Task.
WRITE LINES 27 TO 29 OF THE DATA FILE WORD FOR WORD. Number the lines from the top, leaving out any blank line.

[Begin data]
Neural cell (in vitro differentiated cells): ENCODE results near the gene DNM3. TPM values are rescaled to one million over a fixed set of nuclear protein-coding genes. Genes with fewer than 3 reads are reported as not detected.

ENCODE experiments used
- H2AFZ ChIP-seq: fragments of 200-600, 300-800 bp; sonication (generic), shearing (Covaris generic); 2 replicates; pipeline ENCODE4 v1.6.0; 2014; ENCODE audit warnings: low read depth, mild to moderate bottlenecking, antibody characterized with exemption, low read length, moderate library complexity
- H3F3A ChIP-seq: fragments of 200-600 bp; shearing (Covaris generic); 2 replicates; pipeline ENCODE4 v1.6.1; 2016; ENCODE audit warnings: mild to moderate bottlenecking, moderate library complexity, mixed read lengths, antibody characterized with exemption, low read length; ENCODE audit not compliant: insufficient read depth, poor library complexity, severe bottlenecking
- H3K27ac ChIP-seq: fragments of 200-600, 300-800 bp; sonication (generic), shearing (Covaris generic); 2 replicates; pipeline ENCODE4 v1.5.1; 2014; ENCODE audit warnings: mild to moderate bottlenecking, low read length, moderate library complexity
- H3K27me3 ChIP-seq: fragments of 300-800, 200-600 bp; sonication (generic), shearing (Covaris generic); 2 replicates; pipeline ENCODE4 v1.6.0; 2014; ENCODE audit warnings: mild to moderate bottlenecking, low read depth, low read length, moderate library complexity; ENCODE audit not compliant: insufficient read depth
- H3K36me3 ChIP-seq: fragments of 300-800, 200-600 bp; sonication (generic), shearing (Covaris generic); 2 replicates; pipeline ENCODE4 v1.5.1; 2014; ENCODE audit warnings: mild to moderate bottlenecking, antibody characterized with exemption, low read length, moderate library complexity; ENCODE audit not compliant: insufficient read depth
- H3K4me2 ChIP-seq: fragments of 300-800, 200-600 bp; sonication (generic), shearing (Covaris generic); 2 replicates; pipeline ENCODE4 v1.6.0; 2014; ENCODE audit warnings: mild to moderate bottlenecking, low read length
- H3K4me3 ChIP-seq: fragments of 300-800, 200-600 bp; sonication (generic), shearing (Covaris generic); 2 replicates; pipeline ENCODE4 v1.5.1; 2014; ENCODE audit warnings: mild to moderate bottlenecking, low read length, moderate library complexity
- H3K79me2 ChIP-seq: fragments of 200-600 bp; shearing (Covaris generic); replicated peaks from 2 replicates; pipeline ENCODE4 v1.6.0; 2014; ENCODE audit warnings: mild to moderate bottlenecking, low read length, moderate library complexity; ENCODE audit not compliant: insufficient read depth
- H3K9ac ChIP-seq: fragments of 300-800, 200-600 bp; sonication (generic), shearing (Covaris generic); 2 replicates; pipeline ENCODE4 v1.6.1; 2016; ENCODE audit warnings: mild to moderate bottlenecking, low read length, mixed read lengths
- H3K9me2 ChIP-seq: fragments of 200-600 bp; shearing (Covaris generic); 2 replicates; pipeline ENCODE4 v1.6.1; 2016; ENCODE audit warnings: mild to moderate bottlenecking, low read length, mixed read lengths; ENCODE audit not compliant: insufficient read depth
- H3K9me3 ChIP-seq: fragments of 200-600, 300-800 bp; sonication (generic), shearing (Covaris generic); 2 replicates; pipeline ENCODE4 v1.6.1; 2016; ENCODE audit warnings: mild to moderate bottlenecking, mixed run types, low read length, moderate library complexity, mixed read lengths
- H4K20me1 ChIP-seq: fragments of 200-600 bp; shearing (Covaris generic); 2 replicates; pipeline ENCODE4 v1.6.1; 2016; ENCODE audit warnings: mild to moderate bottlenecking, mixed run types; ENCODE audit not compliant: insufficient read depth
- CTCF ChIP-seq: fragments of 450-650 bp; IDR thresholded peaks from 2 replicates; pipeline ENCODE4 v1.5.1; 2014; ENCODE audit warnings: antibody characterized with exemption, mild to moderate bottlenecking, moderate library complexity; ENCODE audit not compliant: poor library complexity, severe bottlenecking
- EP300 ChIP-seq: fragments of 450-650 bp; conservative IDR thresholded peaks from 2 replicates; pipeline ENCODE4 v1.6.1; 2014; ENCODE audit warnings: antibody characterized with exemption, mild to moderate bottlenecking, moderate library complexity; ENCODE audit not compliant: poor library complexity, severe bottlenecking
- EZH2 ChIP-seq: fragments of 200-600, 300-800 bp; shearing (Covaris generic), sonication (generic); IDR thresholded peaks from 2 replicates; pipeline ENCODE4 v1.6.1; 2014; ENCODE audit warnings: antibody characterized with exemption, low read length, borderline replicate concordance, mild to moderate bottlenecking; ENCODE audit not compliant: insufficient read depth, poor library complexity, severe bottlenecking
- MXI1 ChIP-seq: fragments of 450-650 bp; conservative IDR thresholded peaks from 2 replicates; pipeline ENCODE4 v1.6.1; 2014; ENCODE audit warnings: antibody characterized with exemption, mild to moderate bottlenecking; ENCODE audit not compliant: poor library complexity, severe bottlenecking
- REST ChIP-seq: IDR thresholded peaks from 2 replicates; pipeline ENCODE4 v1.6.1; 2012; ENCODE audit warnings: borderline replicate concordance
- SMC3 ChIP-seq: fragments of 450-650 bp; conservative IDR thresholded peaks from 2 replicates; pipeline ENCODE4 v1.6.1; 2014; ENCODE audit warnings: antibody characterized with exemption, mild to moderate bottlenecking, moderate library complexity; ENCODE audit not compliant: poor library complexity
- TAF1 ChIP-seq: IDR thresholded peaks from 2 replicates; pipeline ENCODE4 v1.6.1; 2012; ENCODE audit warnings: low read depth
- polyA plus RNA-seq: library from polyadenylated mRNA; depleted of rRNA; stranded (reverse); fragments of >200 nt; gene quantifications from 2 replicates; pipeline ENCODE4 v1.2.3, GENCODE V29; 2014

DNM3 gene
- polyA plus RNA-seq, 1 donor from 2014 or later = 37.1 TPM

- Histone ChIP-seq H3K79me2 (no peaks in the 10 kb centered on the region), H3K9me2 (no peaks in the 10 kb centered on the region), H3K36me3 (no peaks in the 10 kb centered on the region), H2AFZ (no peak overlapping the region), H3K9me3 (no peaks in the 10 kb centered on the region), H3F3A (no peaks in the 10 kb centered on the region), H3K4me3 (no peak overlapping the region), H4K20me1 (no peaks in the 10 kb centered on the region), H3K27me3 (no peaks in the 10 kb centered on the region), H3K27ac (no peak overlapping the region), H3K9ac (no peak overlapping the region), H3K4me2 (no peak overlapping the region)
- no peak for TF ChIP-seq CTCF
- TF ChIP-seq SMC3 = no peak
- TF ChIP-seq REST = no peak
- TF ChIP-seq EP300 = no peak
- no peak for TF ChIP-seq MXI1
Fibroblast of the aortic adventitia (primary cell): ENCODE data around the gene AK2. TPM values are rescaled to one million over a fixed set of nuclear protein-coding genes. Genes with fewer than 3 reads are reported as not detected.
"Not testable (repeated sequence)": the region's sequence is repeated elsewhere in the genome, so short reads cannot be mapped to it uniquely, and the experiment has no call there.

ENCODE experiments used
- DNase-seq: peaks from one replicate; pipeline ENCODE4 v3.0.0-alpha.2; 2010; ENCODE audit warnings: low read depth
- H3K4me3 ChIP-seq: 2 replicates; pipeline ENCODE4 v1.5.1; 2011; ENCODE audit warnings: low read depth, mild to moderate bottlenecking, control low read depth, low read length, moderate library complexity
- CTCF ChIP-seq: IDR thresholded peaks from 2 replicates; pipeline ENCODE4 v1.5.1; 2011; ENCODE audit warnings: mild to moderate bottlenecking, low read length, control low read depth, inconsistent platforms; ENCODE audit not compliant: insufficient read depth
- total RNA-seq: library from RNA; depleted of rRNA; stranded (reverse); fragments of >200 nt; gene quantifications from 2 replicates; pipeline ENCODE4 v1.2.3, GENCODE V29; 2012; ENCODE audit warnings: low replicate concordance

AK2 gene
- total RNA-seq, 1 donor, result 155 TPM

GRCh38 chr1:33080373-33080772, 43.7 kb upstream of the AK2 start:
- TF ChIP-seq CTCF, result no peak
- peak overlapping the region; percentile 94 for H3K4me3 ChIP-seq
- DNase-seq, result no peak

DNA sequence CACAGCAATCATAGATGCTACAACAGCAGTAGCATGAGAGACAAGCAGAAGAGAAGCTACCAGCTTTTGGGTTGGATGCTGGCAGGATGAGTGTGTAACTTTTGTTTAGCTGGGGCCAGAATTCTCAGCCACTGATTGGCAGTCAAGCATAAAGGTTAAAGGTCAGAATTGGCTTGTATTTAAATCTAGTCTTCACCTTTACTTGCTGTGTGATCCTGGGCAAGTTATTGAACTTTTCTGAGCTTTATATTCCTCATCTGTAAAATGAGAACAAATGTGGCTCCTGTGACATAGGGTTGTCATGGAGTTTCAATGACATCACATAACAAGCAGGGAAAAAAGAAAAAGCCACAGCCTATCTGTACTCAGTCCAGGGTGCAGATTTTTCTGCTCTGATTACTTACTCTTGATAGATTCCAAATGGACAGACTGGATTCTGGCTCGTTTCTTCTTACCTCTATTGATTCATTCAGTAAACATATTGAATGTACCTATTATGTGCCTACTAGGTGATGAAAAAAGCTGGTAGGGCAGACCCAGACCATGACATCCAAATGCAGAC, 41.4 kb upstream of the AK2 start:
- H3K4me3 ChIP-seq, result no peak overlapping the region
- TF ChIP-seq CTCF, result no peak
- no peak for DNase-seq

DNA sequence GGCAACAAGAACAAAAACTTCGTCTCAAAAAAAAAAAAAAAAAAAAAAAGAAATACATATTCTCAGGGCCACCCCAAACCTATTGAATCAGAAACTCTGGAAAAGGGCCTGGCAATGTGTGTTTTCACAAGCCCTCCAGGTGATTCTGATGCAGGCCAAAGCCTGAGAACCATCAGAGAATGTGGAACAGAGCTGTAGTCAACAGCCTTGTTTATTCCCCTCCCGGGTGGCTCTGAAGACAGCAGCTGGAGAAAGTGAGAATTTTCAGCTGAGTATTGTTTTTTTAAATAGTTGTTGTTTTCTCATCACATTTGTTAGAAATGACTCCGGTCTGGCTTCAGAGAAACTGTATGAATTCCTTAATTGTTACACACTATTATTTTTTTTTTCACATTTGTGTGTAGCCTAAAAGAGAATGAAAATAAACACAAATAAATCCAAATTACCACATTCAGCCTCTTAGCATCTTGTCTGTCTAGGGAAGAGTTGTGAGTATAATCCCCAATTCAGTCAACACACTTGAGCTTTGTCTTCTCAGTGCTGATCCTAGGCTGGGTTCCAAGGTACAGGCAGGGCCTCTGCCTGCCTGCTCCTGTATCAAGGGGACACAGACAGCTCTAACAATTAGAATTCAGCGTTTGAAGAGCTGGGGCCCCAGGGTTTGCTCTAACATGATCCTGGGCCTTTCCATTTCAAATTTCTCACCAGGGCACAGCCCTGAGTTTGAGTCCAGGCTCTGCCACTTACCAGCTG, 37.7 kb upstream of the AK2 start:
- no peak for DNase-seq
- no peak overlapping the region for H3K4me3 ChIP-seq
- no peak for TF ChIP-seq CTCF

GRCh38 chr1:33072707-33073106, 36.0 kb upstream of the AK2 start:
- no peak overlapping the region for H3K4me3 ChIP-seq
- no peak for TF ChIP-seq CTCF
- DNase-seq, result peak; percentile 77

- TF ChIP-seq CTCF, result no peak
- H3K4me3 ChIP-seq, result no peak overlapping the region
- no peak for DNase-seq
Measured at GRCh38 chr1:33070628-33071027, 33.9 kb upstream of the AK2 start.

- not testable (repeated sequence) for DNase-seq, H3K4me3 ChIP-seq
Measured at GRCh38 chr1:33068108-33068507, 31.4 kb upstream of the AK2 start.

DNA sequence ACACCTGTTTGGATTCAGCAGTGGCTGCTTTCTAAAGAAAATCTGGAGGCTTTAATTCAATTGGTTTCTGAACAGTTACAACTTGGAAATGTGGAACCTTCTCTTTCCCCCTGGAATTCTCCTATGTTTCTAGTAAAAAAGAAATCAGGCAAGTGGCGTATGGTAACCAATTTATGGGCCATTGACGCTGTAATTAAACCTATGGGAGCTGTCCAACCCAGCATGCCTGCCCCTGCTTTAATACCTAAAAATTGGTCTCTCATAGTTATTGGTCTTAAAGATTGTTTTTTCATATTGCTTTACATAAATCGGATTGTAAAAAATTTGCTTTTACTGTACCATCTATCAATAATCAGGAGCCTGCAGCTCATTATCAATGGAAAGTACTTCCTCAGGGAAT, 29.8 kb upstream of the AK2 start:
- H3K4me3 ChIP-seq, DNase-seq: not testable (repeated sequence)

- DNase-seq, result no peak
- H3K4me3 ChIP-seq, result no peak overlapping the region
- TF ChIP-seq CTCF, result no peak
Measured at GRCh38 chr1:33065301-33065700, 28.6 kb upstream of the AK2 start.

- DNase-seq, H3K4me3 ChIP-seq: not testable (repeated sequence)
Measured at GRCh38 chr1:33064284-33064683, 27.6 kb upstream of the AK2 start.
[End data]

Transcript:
- TF ChIP-seq SMC3 = no peak
- TF ChIP-seq REST = no peak
- TF ChIP-seq EP300 = no peak